Hooked on Gadgets, and Paying a Mental Price

I was reading the New York Times on my iPad at breakfast this morning when I saw the above photo and died laughing.

The article is really interesting and talks about our addiction to gadgets causing problems with our ability to focus, which then hurts deep thought and creativity – a lot of the stuff covered in You 2.0. They even cite a UC Irvine study, which I’m pretty sure is the study done by Gloria Mark, who’s in the film.

One thing I’ve noticed is a lot of the gadget addicts, or at least people who can’t handle the balance between interacting with the real world and virtual one (gadget etiquette), seem to be adults in their 40s and 50s.

Ever since my father got a Blackberry he’s always checking email (and he still talks really loud on the phone in restaurants, holding the mic in front of his mouth like he’s on a walkie-talkie). It’ll get to the point where his fiancé and I will tell him to put the damn thing down.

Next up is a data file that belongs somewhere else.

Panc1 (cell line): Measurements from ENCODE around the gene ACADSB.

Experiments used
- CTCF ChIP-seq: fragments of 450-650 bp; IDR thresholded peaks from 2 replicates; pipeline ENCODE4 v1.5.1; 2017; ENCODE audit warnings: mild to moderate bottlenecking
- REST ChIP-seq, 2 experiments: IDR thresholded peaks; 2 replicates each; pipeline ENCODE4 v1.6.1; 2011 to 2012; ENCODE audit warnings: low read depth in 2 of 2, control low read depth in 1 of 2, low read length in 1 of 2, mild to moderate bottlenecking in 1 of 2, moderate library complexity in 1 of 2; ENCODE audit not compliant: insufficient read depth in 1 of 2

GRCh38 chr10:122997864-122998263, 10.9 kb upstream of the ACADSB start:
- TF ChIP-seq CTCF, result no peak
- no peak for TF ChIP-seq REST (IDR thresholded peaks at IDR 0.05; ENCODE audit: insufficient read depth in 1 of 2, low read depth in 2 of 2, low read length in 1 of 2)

I’m not saying I don’t text or email at dinner, but I’ll only do it if I’m left out of the conversation and I’ll stop mid-text if someone starts talking to me.

And as for multi-tasking, my mom claims she can multi-task, like talk on the phone while writing an email, but it’s total BS and I’ve called her out on it. She’ll be on the phone with me and I’ll quiz her on what I just said and she won’t remember.

So is that age just a rough transitional generation that’s figuring out how to incorporate the use of gadgets in life while still maintaining human interaction, while my generation is used to having smart phones and can better handle the two?

By the way, this is my first fully iPad generated post, and it was a great and easy experience.

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